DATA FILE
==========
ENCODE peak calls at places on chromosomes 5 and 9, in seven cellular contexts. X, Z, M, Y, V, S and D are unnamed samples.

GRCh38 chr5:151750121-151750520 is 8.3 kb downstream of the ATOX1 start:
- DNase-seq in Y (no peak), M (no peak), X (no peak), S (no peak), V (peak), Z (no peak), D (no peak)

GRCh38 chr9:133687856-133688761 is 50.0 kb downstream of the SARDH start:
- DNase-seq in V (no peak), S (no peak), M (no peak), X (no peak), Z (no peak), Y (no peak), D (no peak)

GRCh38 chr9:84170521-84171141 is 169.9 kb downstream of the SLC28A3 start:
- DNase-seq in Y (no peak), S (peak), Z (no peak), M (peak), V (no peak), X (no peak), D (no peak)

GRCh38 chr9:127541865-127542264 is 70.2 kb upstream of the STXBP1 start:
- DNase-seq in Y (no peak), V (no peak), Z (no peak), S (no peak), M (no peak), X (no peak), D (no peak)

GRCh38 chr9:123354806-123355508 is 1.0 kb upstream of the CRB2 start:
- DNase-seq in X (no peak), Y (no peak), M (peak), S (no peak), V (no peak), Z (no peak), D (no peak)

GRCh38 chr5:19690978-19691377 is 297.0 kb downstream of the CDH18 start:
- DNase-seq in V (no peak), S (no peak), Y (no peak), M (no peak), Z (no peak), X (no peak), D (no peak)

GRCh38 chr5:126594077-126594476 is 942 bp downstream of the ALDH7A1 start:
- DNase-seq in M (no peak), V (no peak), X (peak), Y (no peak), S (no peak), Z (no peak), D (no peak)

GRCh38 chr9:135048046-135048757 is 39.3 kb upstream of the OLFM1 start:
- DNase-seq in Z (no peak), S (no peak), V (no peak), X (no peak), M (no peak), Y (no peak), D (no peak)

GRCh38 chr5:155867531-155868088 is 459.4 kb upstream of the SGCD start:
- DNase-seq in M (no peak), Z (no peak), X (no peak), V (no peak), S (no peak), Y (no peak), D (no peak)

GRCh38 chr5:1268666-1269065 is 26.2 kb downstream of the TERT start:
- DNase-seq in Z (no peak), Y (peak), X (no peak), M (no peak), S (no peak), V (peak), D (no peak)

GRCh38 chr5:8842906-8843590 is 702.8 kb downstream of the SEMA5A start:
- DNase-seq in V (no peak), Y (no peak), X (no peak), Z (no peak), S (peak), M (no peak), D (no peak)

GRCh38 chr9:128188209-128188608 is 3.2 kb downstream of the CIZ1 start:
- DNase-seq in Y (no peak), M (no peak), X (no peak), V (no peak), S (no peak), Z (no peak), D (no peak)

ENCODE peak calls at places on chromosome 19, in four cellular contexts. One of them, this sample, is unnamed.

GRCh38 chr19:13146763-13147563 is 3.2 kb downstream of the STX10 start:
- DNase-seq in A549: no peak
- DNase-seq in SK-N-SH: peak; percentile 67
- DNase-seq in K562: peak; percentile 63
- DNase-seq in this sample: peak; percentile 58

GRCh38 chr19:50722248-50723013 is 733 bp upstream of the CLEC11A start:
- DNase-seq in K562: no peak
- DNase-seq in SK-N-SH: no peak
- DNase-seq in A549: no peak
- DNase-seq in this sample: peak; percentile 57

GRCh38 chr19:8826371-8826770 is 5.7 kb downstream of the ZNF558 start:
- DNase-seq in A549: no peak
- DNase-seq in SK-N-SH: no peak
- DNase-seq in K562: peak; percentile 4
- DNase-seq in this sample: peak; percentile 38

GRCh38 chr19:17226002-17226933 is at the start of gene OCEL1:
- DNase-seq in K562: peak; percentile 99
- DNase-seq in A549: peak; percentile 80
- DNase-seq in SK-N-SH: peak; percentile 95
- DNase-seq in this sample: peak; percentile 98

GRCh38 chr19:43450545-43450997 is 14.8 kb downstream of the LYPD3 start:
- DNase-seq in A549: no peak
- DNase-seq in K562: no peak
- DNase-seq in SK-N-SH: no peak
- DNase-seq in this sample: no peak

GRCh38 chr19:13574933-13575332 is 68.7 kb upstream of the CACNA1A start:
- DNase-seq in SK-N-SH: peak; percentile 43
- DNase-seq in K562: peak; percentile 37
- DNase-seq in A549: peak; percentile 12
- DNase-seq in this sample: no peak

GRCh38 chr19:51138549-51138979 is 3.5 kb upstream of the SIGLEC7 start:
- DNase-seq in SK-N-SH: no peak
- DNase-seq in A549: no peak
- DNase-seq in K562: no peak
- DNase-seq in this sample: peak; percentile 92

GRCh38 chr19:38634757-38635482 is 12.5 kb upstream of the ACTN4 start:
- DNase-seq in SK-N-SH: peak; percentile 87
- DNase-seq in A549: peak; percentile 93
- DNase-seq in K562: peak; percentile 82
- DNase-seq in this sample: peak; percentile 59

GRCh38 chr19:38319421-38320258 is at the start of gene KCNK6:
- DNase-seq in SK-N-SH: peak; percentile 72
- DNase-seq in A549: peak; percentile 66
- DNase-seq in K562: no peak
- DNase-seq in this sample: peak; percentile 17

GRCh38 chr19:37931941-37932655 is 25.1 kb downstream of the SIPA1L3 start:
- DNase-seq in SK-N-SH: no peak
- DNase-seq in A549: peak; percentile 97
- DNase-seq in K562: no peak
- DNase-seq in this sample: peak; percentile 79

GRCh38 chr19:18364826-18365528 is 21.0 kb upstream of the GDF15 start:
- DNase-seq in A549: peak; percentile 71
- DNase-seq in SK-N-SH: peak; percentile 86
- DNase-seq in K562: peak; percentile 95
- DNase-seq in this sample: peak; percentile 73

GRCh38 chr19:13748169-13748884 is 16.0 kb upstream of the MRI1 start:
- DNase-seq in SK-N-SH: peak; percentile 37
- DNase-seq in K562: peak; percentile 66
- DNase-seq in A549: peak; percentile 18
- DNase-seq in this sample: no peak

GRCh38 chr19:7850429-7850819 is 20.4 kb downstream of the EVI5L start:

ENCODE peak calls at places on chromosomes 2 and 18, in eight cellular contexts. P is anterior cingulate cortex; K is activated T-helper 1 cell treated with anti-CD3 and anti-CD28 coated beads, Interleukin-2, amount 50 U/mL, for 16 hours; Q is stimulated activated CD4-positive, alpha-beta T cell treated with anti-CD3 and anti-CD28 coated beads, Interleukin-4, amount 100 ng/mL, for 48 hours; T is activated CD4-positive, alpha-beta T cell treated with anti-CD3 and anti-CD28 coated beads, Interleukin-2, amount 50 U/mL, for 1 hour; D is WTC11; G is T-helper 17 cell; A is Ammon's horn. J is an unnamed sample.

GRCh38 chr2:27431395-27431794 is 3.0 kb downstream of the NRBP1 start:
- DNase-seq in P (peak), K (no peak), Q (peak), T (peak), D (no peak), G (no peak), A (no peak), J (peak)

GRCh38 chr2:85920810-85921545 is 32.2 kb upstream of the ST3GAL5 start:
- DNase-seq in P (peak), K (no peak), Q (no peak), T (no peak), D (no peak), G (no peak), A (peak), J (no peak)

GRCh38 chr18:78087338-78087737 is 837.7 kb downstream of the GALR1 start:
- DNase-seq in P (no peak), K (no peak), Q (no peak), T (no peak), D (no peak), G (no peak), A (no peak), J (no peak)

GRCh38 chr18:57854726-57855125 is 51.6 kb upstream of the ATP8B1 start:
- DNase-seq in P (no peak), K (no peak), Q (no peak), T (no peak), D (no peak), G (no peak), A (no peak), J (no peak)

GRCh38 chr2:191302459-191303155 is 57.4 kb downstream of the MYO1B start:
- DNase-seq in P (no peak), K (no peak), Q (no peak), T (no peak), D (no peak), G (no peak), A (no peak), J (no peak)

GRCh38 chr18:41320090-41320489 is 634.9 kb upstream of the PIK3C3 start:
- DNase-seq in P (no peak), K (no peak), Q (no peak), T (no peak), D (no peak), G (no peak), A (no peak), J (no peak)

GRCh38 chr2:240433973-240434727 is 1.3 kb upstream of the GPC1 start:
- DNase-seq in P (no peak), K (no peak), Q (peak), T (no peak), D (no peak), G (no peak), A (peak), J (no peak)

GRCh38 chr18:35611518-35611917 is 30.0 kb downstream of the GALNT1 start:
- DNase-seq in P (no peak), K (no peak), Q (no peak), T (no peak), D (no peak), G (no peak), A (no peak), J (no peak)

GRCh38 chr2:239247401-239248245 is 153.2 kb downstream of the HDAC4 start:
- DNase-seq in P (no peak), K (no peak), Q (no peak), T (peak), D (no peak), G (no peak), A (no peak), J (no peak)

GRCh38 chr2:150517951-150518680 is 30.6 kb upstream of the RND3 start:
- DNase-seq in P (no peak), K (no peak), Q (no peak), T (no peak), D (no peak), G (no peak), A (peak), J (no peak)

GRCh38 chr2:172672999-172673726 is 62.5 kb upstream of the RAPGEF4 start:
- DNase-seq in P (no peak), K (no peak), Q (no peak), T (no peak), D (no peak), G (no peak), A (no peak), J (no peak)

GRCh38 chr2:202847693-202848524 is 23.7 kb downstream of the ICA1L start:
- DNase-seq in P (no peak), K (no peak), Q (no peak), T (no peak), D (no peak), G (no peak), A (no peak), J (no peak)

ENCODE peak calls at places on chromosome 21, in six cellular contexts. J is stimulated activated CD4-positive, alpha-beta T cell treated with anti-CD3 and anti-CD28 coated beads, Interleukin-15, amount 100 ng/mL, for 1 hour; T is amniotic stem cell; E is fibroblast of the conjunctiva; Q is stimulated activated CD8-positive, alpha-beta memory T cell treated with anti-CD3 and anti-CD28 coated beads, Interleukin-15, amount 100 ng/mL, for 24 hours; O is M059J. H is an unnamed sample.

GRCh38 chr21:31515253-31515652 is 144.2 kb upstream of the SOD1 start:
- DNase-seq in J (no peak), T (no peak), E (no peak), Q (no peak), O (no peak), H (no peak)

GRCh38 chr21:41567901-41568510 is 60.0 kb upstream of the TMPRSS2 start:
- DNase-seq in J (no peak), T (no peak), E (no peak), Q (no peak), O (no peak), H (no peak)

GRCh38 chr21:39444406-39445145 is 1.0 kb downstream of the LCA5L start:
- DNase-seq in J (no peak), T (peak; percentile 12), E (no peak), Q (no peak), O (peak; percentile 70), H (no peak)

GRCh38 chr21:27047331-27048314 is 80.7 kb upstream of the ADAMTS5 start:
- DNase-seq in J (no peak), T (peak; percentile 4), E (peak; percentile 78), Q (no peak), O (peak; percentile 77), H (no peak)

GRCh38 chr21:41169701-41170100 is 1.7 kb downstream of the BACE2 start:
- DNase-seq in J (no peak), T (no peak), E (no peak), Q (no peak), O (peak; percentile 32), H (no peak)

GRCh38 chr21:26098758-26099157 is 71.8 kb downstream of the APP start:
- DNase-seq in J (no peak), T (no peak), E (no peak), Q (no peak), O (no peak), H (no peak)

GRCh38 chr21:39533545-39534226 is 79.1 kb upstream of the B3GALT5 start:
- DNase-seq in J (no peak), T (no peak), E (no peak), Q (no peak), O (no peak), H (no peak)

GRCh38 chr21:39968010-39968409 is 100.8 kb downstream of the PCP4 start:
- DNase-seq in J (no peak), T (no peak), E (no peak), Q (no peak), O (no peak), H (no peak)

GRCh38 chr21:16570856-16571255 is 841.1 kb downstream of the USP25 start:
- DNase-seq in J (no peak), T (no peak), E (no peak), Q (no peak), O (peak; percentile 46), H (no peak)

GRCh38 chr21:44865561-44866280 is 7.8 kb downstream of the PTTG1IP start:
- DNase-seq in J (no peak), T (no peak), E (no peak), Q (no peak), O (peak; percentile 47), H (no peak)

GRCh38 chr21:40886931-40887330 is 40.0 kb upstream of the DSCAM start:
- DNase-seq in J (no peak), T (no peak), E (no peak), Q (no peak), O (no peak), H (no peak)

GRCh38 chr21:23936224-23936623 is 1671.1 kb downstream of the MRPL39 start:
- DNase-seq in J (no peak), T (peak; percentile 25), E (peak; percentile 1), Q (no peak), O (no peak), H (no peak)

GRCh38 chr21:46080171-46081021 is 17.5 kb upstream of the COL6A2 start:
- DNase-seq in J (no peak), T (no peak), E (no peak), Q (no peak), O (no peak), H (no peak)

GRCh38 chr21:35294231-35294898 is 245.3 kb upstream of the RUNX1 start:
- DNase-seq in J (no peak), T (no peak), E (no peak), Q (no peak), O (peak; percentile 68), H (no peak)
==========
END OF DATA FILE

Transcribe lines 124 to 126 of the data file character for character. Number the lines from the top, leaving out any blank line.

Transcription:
GRCh38 chr21:26098758-26099157 is 71.8 kb downstream of the APP start:
- DNase-seq in J (no peak), T (no peak), E (no peak), Q (no peak), O (no peak), H (no peak)

GRCh38 chr21:39533545-39534226 is 79.1 kb upstream of the B3GALT5 start: